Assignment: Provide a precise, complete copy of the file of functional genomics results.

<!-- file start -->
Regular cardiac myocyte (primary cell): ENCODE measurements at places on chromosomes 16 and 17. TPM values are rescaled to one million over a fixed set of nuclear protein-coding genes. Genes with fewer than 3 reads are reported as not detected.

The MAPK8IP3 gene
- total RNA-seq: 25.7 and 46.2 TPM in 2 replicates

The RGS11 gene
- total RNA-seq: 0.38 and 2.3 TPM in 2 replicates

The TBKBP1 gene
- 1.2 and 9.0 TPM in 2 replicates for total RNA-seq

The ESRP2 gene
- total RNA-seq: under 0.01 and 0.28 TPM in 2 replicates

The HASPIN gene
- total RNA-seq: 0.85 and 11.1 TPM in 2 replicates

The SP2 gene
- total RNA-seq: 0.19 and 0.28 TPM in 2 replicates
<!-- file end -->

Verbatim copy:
Regular cardiac myocyte (primary cell): ENCODE measurements at places on chromosomes 16 and 17. TPM values are rescaled to one million over a fixed set of nuclear protein-coding genes. Genes with fewer than 3 reads are reported as not detected.

The MAPK8IP3 gene
- total RNA-seq: 25.7 and 46.2 TPM in 2 replicates

The RGS11 gene
- total RNA-seq: 0.38 and 2.3 TPM in 2 replicates

The TBKBP1 gene
- 1.2 and 9.0 TPM in 2 replicates for total RNA-seq

The ESRP2 gene
- total RNA-seq: under 0.01 and 0.28 TPM in 2 replicates

The HASPIN gene
- total RNA-seq: 0.85 and 11.1 TPM in 2 replicates

The SP2 gene
- total RNA-seq: 0.19 and 0.28 TPM in 2 replicates